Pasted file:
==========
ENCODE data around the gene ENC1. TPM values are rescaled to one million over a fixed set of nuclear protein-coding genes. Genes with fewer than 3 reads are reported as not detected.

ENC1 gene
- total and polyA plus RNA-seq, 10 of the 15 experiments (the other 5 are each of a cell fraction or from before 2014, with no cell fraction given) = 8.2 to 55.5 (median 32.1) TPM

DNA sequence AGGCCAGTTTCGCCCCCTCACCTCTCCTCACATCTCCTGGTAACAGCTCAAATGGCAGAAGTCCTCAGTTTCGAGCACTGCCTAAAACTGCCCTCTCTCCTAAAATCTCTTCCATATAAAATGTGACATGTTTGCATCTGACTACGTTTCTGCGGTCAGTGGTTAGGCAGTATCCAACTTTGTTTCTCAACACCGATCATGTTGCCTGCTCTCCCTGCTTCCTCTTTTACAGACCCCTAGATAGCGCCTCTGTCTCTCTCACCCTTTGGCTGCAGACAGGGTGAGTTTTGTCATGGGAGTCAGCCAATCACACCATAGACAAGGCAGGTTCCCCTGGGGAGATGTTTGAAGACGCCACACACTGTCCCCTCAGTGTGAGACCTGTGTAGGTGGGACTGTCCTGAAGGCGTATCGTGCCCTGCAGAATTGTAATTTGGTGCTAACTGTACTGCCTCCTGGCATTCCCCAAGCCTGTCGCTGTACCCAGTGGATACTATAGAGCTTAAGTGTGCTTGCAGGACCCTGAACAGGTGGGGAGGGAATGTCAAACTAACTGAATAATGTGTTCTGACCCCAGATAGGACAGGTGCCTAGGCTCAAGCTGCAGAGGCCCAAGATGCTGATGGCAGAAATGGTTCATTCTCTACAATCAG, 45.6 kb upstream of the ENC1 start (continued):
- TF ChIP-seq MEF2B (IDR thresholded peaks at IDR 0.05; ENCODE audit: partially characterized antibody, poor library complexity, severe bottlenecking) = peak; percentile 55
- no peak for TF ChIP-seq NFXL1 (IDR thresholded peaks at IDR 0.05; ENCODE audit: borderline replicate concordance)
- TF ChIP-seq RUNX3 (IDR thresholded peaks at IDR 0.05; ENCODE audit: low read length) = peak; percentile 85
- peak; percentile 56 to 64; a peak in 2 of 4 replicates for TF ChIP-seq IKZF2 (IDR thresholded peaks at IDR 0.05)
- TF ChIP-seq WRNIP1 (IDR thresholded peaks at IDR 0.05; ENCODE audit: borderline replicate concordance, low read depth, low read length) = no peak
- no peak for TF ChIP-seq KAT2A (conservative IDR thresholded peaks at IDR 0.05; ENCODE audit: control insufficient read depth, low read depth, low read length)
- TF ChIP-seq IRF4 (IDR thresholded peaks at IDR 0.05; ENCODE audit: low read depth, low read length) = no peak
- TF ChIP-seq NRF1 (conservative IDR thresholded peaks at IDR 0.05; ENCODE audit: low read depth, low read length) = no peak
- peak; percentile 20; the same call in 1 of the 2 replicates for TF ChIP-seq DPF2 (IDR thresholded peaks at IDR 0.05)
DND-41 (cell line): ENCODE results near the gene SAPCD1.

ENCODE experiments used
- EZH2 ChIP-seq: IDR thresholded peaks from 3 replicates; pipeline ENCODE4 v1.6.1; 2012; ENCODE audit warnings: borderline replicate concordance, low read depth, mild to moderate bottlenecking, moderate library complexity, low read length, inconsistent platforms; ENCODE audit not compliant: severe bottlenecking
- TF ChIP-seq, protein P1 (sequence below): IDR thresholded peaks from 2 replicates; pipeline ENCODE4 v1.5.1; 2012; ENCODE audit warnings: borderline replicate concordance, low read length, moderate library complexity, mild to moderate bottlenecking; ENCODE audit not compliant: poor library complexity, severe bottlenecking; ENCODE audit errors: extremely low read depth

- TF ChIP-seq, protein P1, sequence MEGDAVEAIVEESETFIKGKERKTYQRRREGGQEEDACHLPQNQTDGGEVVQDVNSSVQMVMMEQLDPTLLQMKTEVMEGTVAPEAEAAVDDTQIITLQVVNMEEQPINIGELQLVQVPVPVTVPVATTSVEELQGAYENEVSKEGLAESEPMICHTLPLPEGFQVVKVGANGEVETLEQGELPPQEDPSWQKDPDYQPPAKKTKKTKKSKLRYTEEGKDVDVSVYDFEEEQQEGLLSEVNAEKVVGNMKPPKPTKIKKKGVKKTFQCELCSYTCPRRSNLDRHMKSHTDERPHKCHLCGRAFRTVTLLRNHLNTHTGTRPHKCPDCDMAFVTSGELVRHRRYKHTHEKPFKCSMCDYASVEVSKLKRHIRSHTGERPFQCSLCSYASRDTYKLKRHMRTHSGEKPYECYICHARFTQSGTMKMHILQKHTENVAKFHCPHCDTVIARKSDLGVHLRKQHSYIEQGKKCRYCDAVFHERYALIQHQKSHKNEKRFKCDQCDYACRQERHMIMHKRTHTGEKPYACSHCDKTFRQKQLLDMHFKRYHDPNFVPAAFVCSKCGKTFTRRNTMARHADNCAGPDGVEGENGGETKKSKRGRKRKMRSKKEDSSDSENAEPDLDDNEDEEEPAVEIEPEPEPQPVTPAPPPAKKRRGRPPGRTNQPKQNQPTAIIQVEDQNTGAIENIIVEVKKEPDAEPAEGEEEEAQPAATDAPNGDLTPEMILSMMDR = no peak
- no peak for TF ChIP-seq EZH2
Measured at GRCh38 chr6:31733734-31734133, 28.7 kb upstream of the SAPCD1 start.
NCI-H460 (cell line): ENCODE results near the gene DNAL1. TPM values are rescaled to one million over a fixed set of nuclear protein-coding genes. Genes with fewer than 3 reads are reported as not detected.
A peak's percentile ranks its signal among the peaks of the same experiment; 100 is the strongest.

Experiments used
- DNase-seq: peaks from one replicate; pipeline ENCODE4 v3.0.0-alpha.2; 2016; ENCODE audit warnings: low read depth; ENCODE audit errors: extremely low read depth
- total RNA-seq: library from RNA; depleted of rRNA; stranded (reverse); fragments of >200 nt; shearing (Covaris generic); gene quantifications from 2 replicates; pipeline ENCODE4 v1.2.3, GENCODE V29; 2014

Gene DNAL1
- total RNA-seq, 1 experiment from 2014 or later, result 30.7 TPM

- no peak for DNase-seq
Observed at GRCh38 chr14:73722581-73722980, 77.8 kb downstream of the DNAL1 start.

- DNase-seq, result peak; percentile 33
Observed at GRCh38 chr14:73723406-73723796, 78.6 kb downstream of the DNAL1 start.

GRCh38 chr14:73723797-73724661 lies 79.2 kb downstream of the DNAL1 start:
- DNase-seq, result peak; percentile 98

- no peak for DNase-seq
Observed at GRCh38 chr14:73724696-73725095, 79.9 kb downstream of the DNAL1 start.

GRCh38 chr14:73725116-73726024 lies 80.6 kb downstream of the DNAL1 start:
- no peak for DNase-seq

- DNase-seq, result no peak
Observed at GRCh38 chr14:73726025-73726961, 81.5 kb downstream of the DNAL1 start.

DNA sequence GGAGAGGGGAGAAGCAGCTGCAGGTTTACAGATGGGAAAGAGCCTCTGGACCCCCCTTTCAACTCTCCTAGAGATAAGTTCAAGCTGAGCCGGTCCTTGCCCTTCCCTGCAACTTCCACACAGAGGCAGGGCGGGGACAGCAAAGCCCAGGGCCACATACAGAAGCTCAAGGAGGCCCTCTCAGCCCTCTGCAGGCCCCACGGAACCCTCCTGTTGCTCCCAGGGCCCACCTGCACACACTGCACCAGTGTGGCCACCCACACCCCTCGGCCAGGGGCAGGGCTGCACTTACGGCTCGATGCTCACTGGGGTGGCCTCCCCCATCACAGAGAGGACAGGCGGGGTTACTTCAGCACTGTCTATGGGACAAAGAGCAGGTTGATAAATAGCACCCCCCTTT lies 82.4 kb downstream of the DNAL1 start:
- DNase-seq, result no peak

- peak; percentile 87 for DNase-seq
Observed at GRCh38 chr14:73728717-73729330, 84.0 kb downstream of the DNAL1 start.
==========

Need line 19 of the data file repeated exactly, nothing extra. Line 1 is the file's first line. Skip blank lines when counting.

- no peak for TF ChIP-seq EZH2